The Relationship Between Contract Management & Compliance
Risk & Compliance
The terms contract management and contract compliance are often used interchangeably. Although the two business processes do overlap in many ways, and it is not incorrect to intermingle these concepts, there are some slight nuances to each. Perhaps the easiest way to discern the difference is by thinking about contract management as a more internal process focused on the manner in which a company is managing its own contract portfolio. On the other hand, contract compliance is somewhat more externally focused, as it requires an examination of the performance by the other parties to contracts. Despite these subtle differences, contract management and compliance will always be inextricably intertwined as each facet continuously influences the other, as discussed below.
In the end, the primary emphasis of both contract management and compliance is on overall performance of the obligations contained within the contract agreement. A contracting relationship will not survive if one or both sides cannot abide by their commitments. As a result, contract managers must diligently monitor contract performance. This must occur with respect to the company’s internal actions, and it must also include a periodic review of any relevant external actions. It is the contract management team’s responsibility to ensure that deadlines are adhered to, payments are timely, and issues are identified and rectified promptly. Any performance shortcomings will inevitably impact compliance and vice versa.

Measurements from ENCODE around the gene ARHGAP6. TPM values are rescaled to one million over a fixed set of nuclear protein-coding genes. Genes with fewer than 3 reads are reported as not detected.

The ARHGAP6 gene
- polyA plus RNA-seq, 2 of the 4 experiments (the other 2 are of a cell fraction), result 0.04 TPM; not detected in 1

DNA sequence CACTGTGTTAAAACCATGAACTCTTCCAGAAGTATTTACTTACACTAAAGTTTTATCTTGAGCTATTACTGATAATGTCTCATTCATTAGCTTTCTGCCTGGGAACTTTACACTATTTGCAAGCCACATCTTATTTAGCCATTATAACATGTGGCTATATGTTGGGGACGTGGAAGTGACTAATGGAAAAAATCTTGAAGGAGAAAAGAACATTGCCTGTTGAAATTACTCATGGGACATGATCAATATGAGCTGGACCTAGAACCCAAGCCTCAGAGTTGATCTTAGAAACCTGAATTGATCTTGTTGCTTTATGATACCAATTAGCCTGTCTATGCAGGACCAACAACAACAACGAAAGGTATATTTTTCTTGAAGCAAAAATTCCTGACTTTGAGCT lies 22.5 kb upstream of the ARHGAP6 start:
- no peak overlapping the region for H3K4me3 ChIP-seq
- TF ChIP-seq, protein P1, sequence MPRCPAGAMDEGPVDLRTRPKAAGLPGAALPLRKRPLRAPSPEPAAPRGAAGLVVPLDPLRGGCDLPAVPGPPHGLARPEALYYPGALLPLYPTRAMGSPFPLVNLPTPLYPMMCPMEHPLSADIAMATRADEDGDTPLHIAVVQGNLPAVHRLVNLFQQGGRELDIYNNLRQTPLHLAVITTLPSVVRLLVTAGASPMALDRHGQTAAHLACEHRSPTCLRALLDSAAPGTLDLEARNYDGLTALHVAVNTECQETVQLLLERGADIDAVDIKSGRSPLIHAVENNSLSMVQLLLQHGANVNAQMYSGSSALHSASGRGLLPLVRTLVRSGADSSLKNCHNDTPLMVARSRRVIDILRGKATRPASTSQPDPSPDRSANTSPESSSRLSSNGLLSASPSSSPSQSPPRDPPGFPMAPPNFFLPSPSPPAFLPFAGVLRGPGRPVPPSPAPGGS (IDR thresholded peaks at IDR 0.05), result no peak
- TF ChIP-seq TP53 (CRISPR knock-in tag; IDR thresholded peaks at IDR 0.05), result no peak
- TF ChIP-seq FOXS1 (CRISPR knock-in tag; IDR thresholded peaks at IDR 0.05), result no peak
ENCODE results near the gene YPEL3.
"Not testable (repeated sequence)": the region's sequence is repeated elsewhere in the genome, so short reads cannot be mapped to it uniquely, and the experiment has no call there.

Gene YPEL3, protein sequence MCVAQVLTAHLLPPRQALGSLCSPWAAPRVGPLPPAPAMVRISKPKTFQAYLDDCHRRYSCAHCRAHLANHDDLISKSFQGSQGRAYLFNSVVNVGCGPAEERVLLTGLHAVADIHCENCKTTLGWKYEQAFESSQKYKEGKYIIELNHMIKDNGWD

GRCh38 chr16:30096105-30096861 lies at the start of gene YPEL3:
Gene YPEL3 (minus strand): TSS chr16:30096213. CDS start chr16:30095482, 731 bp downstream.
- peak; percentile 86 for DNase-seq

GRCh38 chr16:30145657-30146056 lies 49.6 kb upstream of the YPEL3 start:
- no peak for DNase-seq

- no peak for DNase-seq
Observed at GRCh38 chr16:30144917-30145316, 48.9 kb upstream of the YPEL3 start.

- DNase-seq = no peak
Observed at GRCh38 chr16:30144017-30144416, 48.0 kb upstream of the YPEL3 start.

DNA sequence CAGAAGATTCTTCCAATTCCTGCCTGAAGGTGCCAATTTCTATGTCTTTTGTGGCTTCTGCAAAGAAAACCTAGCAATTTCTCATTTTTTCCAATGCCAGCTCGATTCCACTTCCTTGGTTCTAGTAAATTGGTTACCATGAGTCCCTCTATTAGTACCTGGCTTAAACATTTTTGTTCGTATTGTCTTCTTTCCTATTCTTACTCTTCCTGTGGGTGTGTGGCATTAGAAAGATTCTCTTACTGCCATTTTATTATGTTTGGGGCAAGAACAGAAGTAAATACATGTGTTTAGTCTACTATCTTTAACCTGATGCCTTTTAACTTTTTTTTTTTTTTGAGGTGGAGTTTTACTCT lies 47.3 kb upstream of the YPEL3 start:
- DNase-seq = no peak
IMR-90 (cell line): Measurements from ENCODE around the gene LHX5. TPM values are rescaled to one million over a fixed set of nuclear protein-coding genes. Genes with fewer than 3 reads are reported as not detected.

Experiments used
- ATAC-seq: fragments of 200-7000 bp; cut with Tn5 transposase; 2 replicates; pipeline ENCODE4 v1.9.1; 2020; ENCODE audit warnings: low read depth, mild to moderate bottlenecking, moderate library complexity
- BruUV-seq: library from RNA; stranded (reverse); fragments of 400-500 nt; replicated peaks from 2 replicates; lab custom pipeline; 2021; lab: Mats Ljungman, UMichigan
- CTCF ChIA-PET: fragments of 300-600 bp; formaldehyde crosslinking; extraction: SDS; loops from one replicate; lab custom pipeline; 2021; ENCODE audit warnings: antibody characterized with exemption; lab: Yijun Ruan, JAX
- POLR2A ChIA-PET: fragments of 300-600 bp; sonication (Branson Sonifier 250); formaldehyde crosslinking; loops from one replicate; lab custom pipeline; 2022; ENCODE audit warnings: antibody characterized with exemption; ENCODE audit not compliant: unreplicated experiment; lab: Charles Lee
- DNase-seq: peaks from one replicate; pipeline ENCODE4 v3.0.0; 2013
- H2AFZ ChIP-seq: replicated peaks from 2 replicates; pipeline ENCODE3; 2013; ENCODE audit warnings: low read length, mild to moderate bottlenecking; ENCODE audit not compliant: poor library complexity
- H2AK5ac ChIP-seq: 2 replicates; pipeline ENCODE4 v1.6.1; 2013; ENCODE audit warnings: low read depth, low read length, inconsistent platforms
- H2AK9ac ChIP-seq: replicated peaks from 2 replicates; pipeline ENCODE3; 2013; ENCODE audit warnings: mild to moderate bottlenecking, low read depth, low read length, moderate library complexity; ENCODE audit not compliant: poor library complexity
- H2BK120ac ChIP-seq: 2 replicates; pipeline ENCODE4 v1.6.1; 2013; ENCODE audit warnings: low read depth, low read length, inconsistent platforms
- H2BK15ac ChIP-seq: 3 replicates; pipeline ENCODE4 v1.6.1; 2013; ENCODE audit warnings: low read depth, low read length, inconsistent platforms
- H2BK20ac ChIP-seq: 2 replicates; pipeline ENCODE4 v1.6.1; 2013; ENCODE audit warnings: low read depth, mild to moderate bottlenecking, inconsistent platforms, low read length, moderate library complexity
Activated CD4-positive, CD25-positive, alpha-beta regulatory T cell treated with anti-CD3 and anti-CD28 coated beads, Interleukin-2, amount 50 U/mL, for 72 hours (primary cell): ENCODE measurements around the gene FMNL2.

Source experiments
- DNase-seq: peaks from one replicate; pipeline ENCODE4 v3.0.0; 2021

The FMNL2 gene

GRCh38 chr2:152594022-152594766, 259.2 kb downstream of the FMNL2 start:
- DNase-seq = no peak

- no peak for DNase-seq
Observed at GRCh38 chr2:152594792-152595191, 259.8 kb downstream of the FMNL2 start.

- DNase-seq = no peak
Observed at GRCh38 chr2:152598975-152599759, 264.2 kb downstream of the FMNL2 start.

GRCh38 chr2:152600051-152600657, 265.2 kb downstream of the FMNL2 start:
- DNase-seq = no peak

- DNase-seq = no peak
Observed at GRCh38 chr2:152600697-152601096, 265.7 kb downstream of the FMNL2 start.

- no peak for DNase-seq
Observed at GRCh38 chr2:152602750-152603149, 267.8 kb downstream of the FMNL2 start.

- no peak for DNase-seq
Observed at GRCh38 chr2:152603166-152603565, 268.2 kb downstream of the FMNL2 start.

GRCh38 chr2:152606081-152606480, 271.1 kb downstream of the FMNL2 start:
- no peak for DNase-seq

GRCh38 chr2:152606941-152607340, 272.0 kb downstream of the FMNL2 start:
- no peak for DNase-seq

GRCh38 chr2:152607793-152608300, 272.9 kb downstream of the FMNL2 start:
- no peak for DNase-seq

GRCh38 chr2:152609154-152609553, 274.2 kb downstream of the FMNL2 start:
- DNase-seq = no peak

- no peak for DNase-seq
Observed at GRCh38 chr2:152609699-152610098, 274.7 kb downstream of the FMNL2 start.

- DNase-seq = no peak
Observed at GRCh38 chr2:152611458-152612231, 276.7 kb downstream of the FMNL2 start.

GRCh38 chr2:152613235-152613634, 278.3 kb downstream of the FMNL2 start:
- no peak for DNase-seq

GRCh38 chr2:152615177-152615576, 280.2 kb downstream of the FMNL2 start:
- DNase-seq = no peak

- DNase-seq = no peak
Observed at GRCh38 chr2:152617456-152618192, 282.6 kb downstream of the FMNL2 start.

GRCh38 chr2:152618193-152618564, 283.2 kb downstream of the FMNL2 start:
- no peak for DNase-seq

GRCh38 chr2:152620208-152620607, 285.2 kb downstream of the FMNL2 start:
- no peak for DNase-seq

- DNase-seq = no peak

Conflicts and Costs
Contracting relationships are all about a mutually beneficial exchange. A company that is not receiving some level of value from a contract will no doubt abandon the situation at the first opportunity. Hopefully, the cessation will simply occur at the completion of the contract, essentially resulting in non-renewal of the agreement. However, it certainly may happen in the midst of the contract’s timeframe, as one party may decide to ignore its commitments, either intentionally or inadvertently.
Regardless of the reason a party to a contract does not perform as stipulated, and irrespective of the extent of the party’s non-performance, there will most likely be rather costly consequences. Of course, the goal of both contract management and compliance is to contain costs and avoid financial consequences, so taking steps to avoid performance disruptions is key. This may require a renegotiation of some of the contract terms or coming to some other compromise to keep things running smoothly. A willingness to act in a way that benefits both sides of the transaction will always prove critical to preventing conflicts, and thereby eliminating unnecessary expenditures.
One of the most important aspects of both contract management and compliance is that it enables parties to an agreement to identify existing and potential issues and to take steps to mitigate the likelihood, or at least scope, of their impact. Every time the contract management team evaluates a contract’s performance (with or without CLM software), the information gleaned will serve as a valuable lesson and should influence strategic planning going forward. This is also true of contract compliance, as the same reasons for non-compliance may crop up from time to time. But, with the appropriate analysis and planning, companies can easily avoid running into the same problems over and over again.
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